Invasive Species

invasivespeciesReducing the presence of invasive species along trails and waterways is an ongoing EEC commitment and process.

Invasive species are non-native organisms, introduced to an area outside of their natural range.  Because they have fewer natural predators, they grow densely and suppress natives over large areas.  Thus they interrupt the natural functions of the local ecosystem, taking up large amounts of space that would otherwise be occupied by a diversity of native species.  This competition, in turn, leads to negative impacts on native plants and animals.

They can be introduced by human activity in a number of ways: accidentally, by transportation into a region (e.g. mile-a-minute vine, stink bugs, etc.); by landscapers and the nursery trade (purple loosestrife, wisteria, flowering pear, Japanese barberry); and by well meaning intentional introductions (autumn olive planted for erosion control, kudzu planted as forage and erosion control).  However, once in an area they can be spread by birds and animals which eat and then spread the seeds.

According to the New Jersey Invasive Species Strike Team they “place a tremendous burden on natural resources and are considered to be the greatest threat to global biodiversity, second only to outright habitat destruction.”

Common Invasive Plants in Our Area

Home Landscapes

The following are popular landscape plants, readily available at nurseries that you should avoid planting in your garden.

  • Callery pear
  • Wisteria
  • English ivy
  • Chinese silver grass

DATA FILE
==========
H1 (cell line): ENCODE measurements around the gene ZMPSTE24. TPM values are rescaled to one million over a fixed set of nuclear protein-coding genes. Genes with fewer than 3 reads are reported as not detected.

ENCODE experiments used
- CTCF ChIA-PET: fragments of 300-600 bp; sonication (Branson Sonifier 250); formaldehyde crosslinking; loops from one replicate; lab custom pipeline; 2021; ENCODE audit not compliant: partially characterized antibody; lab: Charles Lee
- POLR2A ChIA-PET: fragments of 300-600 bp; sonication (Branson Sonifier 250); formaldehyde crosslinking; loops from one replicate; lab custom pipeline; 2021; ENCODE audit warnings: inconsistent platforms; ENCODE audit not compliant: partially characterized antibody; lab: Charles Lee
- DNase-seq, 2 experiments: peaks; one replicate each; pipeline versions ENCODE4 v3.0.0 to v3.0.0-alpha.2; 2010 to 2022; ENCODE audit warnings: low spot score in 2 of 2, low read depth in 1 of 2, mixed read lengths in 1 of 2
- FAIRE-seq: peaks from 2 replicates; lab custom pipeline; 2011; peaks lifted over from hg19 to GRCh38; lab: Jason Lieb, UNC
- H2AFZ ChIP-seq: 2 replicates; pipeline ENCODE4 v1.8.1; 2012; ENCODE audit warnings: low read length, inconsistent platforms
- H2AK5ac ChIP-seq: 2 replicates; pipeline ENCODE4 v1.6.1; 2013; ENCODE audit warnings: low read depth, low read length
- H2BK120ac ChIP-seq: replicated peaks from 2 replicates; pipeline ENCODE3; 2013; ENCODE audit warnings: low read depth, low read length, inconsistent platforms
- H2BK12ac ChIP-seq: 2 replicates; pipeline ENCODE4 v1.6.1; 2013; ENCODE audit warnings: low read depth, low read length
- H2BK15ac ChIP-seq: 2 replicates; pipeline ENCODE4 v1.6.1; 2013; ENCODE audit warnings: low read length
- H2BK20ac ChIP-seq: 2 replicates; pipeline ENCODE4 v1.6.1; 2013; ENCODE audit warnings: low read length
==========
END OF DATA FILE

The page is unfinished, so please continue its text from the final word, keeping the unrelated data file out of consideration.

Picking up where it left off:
• Wintercreeper
  • Butterfly bush
  • Japanese maple
  • Burning bush
  • Japanese barberry
  • Norway maple

Ewing Trails and Waterways

water chestnuts

Photo by Leslie J. Mehrhoff, University of Connecticut, Bugwood.org

Water Chestnuts (Trapa Natans)

When Ann Farnham, LLA first got involved with invasive species in the Township, it was because the lake at the Katzenbach School was said to be clogged with Water Chestnuts (Trapa Natans).  After a brief tour, she and Van Cotter, Pete Boughton and others inspected other areas of Gold Run, and found more evidence of invasion.  Fortunately, a monster storm intervened, sufficient to break the dam at Katzenbach Lake, and almost all of the Water Chestnuts were washed away.  Still, Ann organized several expeditions on Gold Run to pull out the remaining plants (with seeds attached), and was helped in that effort by Joe and Maddie Mirabella (now known as a Water Chestnut Retriever), Hal Moeller and waterchestnutretrieversothers.  The area between the Katzenbach Lake and the Delaware River was walked, foot by foot, and any Water Chestnuts found, removed. This is not a one year project, but will probably go on for ten years or more.  Other township streams and ponds are checked for signs of invasives periodically.

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